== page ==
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Legislative News and Views - Rep. Chris Swedzinski (R)

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Monday, April 22, 2013

ST. PAUL – State Representative Chris Swedzinski (R-Ghent) and State Senator Gary Dahms (R-Redwood Falls) said they will support legislation designed to give nursing homes, group homes and long term care facilities – and their employees - a long overdue pay raise.

“It’s nonsensical to think that after proposing $2.6 billion in tax increases that will impact every hardworking Minnesotan, House Democrats want to cut nursing homes and senior living by $26 million over the next two years,” Swedzinski said.  “To me and many of my rural Republican colleagues this move is unacceptable, and we are going to try our best to right this wrong.”

Swedzinski, Dahms, and a bipartisan group of lawmakers were under the impression that nursing homes and long term care facilities would receive a $56 million increase this year.  Instead, the House Democrats’ health and human services bill buys a $21 million rate increase by raiding $26 million from other nursing home funds. This means nursing homes and senior living facilities will have to absorb these cuts in their own budgets to make up the difference, which will be particularly damaging to Greater Minnesota.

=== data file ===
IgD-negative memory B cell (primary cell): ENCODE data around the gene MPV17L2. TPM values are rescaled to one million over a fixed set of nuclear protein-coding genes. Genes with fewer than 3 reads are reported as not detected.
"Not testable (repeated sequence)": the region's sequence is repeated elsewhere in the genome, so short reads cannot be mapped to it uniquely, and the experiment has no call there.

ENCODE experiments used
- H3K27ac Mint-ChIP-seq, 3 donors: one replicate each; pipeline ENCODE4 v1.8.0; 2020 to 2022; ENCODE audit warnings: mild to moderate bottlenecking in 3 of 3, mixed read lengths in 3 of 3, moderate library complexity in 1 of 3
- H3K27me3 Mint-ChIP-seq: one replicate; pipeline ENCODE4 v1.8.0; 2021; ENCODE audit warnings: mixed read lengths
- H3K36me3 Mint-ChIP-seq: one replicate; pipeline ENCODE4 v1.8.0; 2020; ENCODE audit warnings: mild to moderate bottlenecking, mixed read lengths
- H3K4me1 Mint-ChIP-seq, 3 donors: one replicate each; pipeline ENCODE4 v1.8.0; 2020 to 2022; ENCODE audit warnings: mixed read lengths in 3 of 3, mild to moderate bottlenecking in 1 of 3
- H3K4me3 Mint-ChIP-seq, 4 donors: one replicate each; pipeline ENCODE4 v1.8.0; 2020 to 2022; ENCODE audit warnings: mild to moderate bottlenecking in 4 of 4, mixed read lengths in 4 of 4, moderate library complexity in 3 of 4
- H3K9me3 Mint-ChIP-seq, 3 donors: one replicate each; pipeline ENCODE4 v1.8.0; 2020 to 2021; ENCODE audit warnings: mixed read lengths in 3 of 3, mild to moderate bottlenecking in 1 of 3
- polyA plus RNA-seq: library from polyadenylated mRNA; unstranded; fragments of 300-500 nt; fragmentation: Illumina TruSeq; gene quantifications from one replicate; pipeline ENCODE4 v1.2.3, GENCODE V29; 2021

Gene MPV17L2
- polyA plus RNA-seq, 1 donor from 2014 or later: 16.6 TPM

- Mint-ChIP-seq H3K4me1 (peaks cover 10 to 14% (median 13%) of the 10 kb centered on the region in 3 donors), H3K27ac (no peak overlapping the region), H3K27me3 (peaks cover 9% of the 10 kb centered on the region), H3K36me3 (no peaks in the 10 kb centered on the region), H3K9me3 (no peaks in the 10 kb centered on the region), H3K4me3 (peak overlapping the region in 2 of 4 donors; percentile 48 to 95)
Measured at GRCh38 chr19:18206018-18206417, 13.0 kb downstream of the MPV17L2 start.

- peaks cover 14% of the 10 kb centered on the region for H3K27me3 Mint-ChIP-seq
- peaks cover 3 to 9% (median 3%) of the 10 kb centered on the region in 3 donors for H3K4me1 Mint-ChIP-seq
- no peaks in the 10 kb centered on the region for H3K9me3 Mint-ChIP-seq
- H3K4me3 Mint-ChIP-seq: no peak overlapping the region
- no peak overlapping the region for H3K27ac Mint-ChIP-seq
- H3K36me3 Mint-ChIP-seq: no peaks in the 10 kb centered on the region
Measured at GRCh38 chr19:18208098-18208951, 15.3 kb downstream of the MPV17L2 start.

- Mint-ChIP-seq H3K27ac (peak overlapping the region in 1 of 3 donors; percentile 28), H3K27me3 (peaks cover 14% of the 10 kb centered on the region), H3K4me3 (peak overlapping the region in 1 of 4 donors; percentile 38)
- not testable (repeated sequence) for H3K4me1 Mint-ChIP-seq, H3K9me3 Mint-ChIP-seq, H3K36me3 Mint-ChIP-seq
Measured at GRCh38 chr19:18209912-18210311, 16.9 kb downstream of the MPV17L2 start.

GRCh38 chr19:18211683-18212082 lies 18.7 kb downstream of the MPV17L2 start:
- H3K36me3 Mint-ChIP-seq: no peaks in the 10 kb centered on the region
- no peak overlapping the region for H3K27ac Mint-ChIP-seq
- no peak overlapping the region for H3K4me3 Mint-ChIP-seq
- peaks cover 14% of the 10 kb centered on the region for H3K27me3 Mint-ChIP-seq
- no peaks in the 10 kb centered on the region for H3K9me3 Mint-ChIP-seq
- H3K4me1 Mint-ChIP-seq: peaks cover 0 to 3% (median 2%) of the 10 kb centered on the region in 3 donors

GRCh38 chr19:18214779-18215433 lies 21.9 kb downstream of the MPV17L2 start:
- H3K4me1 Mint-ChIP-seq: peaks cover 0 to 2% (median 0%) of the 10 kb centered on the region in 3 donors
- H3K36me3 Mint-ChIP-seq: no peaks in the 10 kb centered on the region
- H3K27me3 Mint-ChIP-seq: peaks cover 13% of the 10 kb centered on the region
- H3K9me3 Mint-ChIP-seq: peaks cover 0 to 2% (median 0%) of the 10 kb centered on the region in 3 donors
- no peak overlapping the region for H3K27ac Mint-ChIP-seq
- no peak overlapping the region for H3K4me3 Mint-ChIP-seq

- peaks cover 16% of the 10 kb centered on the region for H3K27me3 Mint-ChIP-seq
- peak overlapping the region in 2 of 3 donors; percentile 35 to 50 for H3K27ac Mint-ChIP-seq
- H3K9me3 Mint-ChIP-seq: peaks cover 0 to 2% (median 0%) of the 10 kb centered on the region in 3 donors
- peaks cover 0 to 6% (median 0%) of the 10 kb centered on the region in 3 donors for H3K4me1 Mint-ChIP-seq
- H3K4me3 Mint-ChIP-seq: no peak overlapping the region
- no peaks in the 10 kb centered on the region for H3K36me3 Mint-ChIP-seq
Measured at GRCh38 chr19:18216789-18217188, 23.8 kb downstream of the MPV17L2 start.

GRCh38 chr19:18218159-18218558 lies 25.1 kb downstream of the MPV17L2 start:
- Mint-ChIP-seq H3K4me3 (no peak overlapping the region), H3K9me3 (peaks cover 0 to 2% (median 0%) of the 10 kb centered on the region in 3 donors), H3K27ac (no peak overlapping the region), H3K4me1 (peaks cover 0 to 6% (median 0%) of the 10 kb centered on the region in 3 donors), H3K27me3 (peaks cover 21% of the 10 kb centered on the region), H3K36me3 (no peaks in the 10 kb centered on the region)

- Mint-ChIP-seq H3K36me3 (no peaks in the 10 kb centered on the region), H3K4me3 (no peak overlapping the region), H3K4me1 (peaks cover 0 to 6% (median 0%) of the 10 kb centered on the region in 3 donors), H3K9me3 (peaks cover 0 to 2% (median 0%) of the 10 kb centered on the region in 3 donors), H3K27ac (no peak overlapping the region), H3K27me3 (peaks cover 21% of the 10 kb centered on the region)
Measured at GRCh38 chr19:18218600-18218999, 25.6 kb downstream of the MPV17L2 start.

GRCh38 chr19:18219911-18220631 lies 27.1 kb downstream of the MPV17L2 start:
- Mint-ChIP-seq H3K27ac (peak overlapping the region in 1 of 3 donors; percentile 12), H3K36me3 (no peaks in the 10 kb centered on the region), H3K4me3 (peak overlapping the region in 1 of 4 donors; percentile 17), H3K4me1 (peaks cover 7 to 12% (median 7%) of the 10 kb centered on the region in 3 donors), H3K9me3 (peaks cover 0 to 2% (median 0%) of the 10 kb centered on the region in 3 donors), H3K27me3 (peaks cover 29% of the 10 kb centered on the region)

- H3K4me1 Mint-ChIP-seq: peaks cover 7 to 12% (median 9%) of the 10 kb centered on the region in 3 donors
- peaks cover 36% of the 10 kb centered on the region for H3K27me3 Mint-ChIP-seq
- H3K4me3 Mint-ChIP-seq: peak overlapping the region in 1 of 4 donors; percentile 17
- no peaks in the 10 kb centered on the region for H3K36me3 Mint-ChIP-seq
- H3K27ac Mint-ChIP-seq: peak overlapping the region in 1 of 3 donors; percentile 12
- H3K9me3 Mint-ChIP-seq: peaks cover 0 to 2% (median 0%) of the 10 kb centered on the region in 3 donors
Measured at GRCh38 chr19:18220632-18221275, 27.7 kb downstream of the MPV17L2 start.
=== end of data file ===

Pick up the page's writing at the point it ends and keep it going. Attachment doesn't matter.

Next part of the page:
In the Senate, a similar raid on nursing home funds is included in the HHS Omnibus bill. Dahms and others expected a 5 percent increase for long term care facilities but the Senate bill only offers a 2 percent increase, leaving nursing homes and senior living facilities to make difficult cuts in their budgets.

“Nursing homes have been tightening their belts all along, which is why they consistently spend less than what is forecasted,” Dahms said. “Here’s the reality: people don’t stop aging, and we need to do what we can to help the Greatest Generation in a way that’s efficient, effective, and sustainable.”

Swedzinski said he and others will push for real funding increases for nursing homes when a comprehensive health and human services finance proposal is debated on the House floor in the coming days.

“The facilities that care for our elderly and developmentally disabled are among our top employers, and many won’t be able to stay open if these cuts are approved,” Dahms said.  “With this proposal, Twin Cities lawmakers are sending a clear message that nursing homes and senior care centers in Greater Minnesota are not valued and not a priority. Democrats have found money to fund dozens of wasteful government programs this session yet they refuse to adequately fund our nursing homes.”